An historic agreement in Paris – now the hard work begins
It was the moment we’d all been waiting for.
After two decades of false starts and bitter disputes, the world’s governments agreed in Paris to keep global warming to less than 2 degrees, and to achieve ‘net zero’ emissions of carbon dioxide by the end of the century. The agreement reached at COP21 signals a level of ambition that exceeds what many battle-weary campaigners believed was possible.
On its own terms Paris was a huge diplomatic success, and the politicians involved have wasted no time in describing it as such. The ‘landmark’, ‘unprecedented’ and ‘world-changing’ agreement was widely reported by media across the world.
We should celebrate the fact that all countries have signalled their willingness to play their part in decarbonising the global economy.
But we should also be clear that behind the ‘agreement’ lies much that is still disputed. And it is these points of dispute that will determine how the lofty ambitions committed to paper this weekend will play out over the coming decades.
We have arrived at the start-line 20 years too late, and we have some serious catching up to do. The path ahead is paved with exactly the same dangers that it was before the Paris deal was reached: the difference is that we have agreed to walk down it together.
But now more than ever we need a coherent, comprehensive and credible strategy for public engagement. How can we turn the rhetoric of the Paris deal into reality?
First and foremost we need some frank and honest debate about what it would really mean to live in carbon-constrained world. People don’t think about the future by picturing a change in global average temperatures. So we need to ask how the radical carbon cuts necessary to achieve the aspirations of the Paris deal can be translated into people’s lived experiences.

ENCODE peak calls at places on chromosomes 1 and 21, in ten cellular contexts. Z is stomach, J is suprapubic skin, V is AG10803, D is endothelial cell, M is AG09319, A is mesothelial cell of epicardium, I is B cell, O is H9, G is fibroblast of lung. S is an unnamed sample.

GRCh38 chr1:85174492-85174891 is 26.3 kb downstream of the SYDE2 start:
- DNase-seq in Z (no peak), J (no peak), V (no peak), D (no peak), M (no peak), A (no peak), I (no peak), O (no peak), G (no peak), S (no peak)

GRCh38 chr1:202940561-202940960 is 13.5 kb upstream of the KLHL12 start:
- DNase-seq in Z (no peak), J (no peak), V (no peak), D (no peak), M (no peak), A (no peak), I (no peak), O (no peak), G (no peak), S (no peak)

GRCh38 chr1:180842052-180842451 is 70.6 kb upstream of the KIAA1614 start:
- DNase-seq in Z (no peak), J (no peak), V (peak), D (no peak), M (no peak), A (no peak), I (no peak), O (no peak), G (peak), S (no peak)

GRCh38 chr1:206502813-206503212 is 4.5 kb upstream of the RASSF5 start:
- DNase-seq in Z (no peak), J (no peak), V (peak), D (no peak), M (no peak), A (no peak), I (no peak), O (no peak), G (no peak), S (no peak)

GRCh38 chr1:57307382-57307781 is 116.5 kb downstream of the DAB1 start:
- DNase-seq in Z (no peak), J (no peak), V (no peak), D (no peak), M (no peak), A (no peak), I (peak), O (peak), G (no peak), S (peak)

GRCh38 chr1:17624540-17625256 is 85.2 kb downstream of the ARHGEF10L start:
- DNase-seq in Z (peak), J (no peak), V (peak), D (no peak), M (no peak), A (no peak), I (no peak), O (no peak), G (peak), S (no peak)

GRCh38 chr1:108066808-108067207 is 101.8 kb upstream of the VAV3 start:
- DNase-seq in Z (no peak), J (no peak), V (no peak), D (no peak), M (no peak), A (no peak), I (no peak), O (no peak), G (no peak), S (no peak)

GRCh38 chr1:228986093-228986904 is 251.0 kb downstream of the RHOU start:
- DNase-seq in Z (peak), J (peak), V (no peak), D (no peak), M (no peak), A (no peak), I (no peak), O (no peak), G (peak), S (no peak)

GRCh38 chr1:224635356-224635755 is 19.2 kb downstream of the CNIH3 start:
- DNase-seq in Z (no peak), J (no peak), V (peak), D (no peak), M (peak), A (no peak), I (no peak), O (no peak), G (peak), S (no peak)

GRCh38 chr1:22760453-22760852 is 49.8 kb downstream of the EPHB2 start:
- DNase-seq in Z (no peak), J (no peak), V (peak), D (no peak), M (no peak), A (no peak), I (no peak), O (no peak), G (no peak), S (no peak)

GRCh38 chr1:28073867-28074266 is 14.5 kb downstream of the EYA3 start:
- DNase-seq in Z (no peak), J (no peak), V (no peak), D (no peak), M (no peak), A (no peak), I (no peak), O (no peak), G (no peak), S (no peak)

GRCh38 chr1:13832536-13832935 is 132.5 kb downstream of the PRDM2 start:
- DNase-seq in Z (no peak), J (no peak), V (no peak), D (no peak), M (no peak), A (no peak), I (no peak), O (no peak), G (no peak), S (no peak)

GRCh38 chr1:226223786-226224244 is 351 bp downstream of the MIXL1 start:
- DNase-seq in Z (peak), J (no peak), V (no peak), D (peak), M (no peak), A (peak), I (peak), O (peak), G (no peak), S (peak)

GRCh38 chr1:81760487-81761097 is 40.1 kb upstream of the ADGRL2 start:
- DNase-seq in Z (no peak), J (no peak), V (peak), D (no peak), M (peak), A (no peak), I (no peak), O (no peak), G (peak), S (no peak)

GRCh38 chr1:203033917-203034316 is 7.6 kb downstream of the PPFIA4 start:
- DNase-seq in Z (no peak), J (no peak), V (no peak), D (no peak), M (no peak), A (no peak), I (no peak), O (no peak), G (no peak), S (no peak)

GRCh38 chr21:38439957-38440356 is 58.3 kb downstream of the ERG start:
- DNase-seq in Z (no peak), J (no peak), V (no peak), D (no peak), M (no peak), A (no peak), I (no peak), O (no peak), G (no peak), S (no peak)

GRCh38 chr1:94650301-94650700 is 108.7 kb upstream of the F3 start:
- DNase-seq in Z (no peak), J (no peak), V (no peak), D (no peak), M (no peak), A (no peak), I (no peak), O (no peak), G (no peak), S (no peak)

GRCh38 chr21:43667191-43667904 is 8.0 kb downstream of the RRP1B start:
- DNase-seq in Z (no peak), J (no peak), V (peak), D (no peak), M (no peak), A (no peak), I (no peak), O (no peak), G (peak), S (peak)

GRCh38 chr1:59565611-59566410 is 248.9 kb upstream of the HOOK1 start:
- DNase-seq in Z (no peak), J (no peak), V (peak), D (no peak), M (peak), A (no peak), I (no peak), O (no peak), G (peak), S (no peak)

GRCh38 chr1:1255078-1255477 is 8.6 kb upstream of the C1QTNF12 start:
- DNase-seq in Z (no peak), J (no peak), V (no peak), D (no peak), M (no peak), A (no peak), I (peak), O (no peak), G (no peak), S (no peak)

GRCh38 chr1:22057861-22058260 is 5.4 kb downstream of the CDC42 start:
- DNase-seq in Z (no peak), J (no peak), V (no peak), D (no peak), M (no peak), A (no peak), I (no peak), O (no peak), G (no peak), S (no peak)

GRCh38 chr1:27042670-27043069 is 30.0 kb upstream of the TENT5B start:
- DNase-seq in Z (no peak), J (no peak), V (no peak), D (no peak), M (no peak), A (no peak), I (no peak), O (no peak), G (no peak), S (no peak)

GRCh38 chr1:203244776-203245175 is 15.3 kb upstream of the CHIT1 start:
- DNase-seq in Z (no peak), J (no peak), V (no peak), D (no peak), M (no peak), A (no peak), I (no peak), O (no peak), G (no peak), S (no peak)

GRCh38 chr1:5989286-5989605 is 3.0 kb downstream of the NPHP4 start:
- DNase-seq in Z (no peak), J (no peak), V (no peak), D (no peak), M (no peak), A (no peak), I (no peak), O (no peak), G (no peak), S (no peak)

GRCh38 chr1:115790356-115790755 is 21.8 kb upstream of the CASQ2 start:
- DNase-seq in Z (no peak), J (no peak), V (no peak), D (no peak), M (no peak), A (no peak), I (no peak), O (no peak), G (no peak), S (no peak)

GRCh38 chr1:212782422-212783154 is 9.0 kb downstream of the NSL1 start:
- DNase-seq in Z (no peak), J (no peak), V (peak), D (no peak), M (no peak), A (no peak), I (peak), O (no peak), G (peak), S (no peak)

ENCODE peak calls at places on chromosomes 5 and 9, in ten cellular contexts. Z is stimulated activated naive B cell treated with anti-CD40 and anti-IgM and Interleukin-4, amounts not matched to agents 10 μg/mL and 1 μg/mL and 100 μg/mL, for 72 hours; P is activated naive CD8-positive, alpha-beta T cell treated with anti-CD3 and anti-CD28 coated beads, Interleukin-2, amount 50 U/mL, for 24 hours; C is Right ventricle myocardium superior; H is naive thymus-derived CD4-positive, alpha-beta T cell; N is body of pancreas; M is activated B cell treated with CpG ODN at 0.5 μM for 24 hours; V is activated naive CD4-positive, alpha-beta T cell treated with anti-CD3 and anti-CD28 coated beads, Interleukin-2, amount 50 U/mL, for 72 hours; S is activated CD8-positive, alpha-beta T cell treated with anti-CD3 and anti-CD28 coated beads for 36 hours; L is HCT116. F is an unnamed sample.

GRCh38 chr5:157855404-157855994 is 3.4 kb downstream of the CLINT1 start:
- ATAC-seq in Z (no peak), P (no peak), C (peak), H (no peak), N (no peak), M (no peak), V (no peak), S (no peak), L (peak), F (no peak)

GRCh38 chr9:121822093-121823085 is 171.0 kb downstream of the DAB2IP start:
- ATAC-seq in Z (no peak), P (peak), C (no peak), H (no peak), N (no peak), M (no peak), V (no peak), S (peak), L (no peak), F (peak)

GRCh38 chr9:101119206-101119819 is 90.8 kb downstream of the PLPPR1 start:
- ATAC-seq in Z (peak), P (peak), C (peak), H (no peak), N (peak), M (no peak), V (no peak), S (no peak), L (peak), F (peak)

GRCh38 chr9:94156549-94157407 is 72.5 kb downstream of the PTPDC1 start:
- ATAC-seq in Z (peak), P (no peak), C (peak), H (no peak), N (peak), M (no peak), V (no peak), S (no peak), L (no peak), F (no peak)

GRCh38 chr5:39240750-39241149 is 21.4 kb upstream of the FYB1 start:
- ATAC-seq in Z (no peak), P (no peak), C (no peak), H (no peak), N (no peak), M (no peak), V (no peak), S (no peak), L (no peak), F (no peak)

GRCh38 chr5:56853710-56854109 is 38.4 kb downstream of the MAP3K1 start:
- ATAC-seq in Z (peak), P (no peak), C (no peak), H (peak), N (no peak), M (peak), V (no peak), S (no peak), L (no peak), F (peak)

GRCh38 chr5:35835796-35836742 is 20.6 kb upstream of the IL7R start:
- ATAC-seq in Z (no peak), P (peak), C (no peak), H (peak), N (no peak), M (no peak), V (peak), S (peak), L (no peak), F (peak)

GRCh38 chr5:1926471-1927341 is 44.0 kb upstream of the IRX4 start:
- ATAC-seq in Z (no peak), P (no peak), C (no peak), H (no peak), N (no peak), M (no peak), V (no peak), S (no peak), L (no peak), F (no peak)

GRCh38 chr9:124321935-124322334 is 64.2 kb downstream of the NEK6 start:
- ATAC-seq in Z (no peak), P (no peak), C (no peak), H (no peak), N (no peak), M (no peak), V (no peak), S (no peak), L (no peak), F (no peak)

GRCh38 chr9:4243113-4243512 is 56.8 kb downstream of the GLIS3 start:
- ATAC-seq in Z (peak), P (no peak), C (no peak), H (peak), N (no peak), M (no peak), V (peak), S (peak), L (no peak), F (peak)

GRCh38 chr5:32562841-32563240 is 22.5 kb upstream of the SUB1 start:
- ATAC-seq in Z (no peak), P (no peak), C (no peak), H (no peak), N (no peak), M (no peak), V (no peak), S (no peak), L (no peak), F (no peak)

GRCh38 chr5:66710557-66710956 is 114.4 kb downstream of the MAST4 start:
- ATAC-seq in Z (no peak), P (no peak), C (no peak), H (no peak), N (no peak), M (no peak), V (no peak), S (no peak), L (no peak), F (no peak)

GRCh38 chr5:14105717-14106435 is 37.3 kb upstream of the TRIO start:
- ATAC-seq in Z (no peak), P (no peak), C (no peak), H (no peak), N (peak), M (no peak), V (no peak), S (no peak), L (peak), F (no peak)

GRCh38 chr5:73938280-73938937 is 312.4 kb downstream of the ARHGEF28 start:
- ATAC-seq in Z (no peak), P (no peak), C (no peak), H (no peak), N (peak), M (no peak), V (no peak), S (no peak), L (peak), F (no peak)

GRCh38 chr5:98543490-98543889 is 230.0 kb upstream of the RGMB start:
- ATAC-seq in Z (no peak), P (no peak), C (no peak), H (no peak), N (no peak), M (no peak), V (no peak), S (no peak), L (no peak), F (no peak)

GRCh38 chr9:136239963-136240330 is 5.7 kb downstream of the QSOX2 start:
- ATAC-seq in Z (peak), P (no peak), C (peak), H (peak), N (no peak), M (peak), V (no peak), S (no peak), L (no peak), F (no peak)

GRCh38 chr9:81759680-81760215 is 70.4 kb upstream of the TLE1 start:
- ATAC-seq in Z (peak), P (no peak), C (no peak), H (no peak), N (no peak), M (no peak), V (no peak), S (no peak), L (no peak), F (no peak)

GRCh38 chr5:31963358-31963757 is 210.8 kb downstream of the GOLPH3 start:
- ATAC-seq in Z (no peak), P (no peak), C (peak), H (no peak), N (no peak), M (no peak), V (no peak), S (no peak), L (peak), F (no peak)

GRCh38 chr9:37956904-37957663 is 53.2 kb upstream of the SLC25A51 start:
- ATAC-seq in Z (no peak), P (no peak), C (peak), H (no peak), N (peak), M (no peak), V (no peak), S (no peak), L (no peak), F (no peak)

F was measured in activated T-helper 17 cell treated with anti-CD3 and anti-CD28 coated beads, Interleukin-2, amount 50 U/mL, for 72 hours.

The Paris agreement provides an important structure for having these conversations. Perhaps we can leave behind for good the spurious sceptic logic of ‘I will if they will’ – now ‘’we must’ because ‘they are’.
But the disagreements that remain are where the real action is on climate change – disputes grounded in different values, and played out in the familiar fight between conservatives and progressives.
For example, despite the rush to celebrate the end of the fossil fuel era, the truth may be a little less straightforward. In addition to the ‘net zero’ target, there are precisely zero mentions of fossil fuels in the final Paris text, and zero indication of how the production of fossil fuels (as opposed to the emissions they cause) will be curtailed.
Carbon neutrality could mean anything from abandoning fossils fuels altogether to relying on climate engineering technologies that are currently untested and likely to be unpopular among the public.
Finding common ground on these more contentious topics is where the energies of climate communicators are best placed now that the skeleton of a sustainable world has been assembled.
At Climate Outreach, we believe that meaningful engagement with climate change is best catalysed by starting with people’s values, and the ‘things they love’ that are affected by climate change. In our narrative workshops with members of the public from a wide variety of backgrounds – from faith groups, to young people, those on the centre-right – we offer people the chance to talk about climate change on their own terms, and from their own perspective.
As we look down the long road ahead of us, and reflect on what achieving the Paris goals will mean for how we live and the future we want, this kind of values-based public engagement is more crucial than ever.
For the first time in years, climate change campaigners have the bit between their teeth and a solid, global agreement on which to base their advocacy.
Now we need to harness this positive energy and momentum, and move climate change from a scientific to a social reality.
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